Resistance by Samit Basu (book review).

‘Resistance’ is the follow on novel to ‘Turbulence’, which introduced us to the first wave of normal humans who acquired super-powers. It starts approximately ten to eleven years after the first novel ended. While there are some new characters the main ones from ‘Turbulence’ all feature. For those new to Samit Basu’s work, some explaining will be necessary. Firstly, people sleeping on a flight acquire super-powers which reflect what they were dreaming about at the time. These are called the first wave and, unfortunately, not all of the people on the plane can be described as good or even friendly. This presents us with super-heroes at one end of the spectrum and super-villains at the other, with people spread between the two extremes.


After the initial excitement some of the first wave had become jaded with life as a super-hero. The constant battles, the hero worship and commercialisation have taken its toll and introduce yet another distraction. Which super-hero is the most popular and trending on the social media channels? Uzma Abidi the leader of the Unit, a team of super-heroes nominally reporting to the UN is probably the more jaded of the first wave supers. She has even resorted to using her power on her own team to keep them in line and obeying her orders.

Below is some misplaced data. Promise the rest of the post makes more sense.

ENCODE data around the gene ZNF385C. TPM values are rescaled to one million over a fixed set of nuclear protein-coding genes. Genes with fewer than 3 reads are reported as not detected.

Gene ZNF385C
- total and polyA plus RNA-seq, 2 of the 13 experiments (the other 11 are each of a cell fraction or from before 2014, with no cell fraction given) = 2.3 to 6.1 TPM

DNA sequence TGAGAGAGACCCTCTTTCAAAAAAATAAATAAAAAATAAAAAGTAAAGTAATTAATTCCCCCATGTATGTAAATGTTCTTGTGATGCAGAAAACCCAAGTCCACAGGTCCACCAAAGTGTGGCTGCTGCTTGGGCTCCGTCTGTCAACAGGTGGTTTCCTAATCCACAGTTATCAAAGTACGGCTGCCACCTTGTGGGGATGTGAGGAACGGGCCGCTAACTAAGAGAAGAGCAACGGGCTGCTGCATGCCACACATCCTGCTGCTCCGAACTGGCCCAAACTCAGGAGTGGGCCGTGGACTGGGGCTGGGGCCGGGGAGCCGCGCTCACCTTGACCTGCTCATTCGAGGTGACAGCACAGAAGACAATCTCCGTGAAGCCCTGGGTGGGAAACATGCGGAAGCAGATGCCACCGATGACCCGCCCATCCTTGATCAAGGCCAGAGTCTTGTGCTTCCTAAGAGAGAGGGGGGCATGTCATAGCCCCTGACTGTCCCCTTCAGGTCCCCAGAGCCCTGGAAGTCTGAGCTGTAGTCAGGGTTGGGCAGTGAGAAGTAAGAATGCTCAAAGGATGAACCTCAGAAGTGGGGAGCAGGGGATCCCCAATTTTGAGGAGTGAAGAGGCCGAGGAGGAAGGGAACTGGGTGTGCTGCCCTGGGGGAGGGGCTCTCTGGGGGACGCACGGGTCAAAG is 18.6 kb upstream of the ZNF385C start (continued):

Just to make things worse for Uzma, it seems somebody has started to hunt down and exterminate the supers. Suspicion falls on the huge secretive corporation Utopic, which doesn’t have the best or reputations but strives to put a good marketing message on everything they do. However, there is also the antics of the eccentric Japanese billionaire Norio, who has assembled a team of the top Japanese video gamers into Team ARMOUR. None of the team has super-powers but by wearing high-tech battlesuits, they are able to take on and defeat the kaiju monster routinely unleashed on Tokyo. If you think of Power Rangers, you’re not far wrong as ARMOUR also has the ability to form up into a single giant robotic fighting machine. One of Norio’s quirks is he is actively anti-super with even his corporations only employing ‘normal’ humans.

Also added to the mix are a number of ex-unit members who have their own agenda. With these, Utopic and ARMOUR, there are multiple story threads here which draw to a satisfactory conclusion while leaving enough loose ends for Basu to pick this up again for another volume. I did think the novel was a bit short and some of the story elements could have been further developed then they were. One other point potential readers should be aware of is ‘Resistance’ was not written to be a standalone novel. There is little to no recounting on the events of the first book which will make ‘Resistance’ confusing to new readers. You have to have read ‘Turbulence’ and have read it fairly recently to fully enjoy this book. It would be worth the effort as Basu has moved the story on nicely with this novel.

Andy Whitaker

July 2014

(pub: Titan Books. 289 page paperback. Price: £7.99 (UK).   ISBN: 978-1-78116-249-1)
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